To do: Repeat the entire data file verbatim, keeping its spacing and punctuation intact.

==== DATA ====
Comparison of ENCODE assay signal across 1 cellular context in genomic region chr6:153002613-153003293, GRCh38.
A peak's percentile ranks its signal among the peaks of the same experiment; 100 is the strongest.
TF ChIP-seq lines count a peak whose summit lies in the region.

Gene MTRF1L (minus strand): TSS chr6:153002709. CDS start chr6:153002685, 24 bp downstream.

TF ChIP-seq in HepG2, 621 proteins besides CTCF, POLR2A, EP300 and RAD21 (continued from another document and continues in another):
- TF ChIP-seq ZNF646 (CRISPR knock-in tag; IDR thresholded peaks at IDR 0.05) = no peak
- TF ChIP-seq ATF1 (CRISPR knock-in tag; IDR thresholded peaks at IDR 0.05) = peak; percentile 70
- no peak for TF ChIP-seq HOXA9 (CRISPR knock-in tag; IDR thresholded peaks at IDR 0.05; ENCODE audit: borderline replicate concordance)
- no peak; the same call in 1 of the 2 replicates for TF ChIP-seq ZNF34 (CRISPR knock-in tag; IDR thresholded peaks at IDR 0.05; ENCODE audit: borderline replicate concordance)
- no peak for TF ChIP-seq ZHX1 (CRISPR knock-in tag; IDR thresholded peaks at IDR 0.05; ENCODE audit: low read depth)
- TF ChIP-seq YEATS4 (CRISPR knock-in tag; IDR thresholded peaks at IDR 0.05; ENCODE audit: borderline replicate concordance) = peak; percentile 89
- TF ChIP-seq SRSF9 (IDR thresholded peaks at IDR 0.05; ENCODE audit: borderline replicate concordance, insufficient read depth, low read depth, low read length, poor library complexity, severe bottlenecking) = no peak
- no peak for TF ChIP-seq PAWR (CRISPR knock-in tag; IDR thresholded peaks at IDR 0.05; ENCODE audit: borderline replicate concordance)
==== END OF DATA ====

Comparison of ENCODE assay signal across 1 cellular context in genomic region chr6:153002613-153003293, GRCh38.
A peak's percentile ranks its signal among the peaks of the same experiment; 100 is the strongest.
TF ChIP-seq lines count a peak whose summit lies in the region.

Gene MTRF1L (minus strand): TSS chr6:153002709. CDS start chr6:153002685, 24 bp downstream.

TF ChIP-seq in HepG2, 621 proteins besides CTCF, POLR2A, EP300 and RAD21 (continued from another document and continues in another):
- TF ChIP-seq ZNF646 (CRISPR knock-in tag; IDR thresholded peaks at IDR 0.05) = no peak
- TF ChIP-seq ATF1 (CRISPR knock-in tag; IDR thresholded peaks at IDR 0.05) = peak; percentile 70
- no peak for TF ChIP-seq HOXA9 (CRISPR knock-in tag; IDR thresholded peaks at IDR 0.05; ENCODE audit: borderline replicate concordance)
- no peak; the same call in 1 of the 2 replicates for TF ChIP-seq ZNF34 (CRISPR knock-in tag; IDR thresholded peaks at IDR 0.05; ENCODE audit: borderline replicate concordance)
- no peak for TF ChIP-seq ZHX1 (CRISPR knock-in tag; IDR thresholded peaks at IDR 0.05; ENCODE audit: low read depth)
- TF ChIP-seq YEATS4 (CRISPR knock-in tag; IDR thresholded peaks at IDR 0.05; ENCODE audit: borderline replicate concordance) = peak; percentile 89
- TF ChIP-seq SRSF9 (IDR thresholded peaks at IDR 0.05; ENCODE audit: borderline replicate concordance, insufficient read depth, low read depth, low read length, poor library complexity, severe bottlenecking) = no peak
- no peak for TF ChIP-seq PAWR (CRISPR knock-in tag; IDR thresholded peaks at IDR 0.05; ENCODE audit: borderline replicate concordance)